Medicaid — Medicaid is a federal-state partnership program that provides health coverage for people with limited income and assets. Medicaid can also pay for long-term care in nursing homes.

SHIPs — State Health Insurance Assistance Programs, or SHIPs, provide free support to Medicare beneficiaries and their caregivers.

3. The need for legal planning. The time to start legal planning for those you love is now. We know you may have questions about what you or your aging loved ones need. From advance directives to estate planning to long-term care proactive planning, we are here to help. If you or someone you know would like more information or specific guidance on legal issues, we encourage you to contact an elder law attorney.

At the Law Office of Brian C. Perlin, P.A., our credentials enable us to provide a multi-disciplinary approach to our legal services. By building relationships with our clients, we are also able to understand each client’s needs and desires, and we support such goals through thoughtful, comprehensive planning techniques. We encourage you to contact us and schedule a meeting.

Three Ways to Prevent Florida Seniors from Losing Their Life Savings to Nursing Home Costs

Did you know that May is both National Elder Law Month and National Older American Month? This is an important time of year to ensure our aging Florida seniors have the support they need.

Are you aware of the importance of Florida seniors knowing that if they need nursing home care, they can reach out to a qualified Florida elder law attorney who can help? A qualified Florida elder law attorney knows the cost structure of nursing home care and can help Florida seniors protect a lifetime of savings from being completely used up by the cost of care.

Let us discuss three ways to prevent aging Florida seniors from losing their life savings to a nursing home.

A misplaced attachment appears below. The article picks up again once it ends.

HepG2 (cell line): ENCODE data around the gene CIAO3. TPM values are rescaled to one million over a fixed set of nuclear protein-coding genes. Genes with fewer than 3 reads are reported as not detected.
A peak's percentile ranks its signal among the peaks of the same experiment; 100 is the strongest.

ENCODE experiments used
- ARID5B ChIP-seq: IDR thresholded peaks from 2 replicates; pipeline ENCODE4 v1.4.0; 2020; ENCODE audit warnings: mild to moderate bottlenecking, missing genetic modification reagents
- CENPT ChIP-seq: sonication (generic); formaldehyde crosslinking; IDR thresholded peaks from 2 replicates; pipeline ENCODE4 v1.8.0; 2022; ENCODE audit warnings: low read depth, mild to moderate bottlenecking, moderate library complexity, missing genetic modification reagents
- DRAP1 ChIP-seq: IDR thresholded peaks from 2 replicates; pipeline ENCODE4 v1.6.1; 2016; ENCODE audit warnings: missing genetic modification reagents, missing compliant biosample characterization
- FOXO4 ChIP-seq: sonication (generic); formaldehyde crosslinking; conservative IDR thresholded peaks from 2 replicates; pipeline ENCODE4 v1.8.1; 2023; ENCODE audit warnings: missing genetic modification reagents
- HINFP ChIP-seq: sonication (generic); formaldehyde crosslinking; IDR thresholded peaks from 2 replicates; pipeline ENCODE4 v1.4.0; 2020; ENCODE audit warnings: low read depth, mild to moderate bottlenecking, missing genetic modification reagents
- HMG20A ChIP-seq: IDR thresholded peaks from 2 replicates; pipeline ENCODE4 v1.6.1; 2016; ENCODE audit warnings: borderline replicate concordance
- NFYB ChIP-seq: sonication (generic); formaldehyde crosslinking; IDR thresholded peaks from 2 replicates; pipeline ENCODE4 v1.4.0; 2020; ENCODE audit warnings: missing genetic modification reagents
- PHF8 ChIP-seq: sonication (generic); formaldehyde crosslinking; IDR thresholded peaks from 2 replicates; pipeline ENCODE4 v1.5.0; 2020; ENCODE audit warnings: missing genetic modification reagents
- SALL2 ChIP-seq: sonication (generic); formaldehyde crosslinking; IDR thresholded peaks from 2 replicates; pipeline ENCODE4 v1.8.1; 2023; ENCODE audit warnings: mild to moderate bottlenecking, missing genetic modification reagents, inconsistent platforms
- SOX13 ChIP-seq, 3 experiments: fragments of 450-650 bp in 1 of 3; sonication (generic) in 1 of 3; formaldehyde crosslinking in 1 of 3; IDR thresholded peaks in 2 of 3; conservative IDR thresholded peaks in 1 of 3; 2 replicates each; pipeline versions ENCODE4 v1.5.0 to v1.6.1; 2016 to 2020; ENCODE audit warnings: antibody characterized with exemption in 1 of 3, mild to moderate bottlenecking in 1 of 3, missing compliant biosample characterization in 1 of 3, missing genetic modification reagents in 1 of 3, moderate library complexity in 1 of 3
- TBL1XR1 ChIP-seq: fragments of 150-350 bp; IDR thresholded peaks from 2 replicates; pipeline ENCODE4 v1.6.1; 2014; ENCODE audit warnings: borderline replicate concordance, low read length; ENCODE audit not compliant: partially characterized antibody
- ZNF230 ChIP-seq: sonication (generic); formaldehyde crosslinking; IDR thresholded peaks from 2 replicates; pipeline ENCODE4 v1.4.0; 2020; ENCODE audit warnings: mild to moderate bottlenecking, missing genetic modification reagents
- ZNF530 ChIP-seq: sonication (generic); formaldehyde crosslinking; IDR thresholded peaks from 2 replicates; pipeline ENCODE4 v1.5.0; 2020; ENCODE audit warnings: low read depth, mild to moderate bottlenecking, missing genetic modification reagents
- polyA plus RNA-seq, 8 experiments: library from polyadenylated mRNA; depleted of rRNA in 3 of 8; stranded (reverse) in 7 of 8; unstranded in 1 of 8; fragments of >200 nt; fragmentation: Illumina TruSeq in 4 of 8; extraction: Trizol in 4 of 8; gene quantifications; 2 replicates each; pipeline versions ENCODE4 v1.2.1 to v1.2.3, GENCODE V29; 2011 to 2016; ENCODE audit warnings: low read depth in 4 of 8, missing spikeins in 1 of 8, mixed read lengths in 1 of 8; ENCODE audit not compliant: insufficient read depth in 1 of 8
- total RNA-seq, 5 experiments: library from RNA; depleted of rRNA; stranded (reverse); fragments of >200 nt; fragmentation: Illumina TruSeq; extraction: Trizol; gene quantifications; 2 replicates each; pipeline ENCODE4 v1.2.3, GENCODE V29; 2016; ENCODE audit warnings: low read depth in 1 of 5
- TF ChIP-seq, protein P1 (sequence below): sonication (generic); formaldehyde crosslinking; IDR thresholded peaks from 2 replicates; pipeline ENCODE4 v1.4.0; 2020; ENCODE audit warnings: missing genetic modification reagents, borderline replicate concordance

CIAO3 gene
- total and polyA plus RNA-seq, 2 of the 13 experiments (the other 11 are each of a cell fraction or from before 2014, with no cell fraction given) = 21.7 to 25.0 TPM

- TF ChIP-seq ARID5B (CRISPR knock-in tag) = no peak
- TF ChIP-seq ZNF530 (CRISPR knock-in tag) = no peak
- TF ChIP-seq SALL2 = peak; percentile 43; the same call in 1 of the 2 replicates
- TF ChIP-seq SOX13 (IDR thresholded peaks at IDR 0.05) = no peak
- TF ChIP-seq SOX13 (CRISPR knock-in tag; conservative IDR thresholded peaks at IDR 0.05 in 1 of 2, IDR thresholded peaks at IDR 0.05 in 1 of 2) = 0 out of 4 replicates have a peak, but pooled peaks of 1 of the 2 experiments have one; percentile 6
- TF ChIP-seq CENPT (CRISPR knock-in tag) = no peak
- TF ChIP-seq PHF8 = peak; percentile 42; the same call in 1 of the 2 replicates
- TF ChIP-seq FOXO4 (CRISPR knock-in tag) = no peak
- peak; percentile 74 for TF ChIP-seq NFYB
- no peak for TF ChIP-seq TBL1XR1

1. Early Planning is Key. The most important thing Florida seniors can do to preserve their life savings may be to start planning for the future well in advance of when those plans need to begin. First, meet with a qualified Florida elder law attorney as soon as possible to engage in long-term care planning.

2. Know the Difference Between Medicare and Medicaid. Are you a Florida senior planning for Medicare to cover the cost of a nursing home? Unfortunately, Medicare typically only covers 100 days of nursing home care. As a Florida senior if you qualify for Medicaid, then the Medicaid program in Florida will take over when Medicare benefits are no longer enough. Medicaid will cover nursing home costs for qualified Florida seniors for as long as they need it. Is there a catch to this news? Yes. Medicaid rules will require Florida seniors to spend down most of their life savings prior to qualifying for the program. Also, Medicaid will look back over the past 5 years and see what was held in assets, and what the income and expenses were during this time period.

3. Planning Should Stay 5 Years Ahead. Remember, as a Florida aging senior, a qualified Florida elder law attorney can help you plan around this 5-year “lookback” rule to protect your life savings. Your attorney may decide the best way to do this may be to ensure that your assets are transferred out of your estate prior to the 60 months before you need nursing home care. Since the need for this care may be on the horizon, it may be best to start planning early. Your attorney can work with you to figure out the best approach.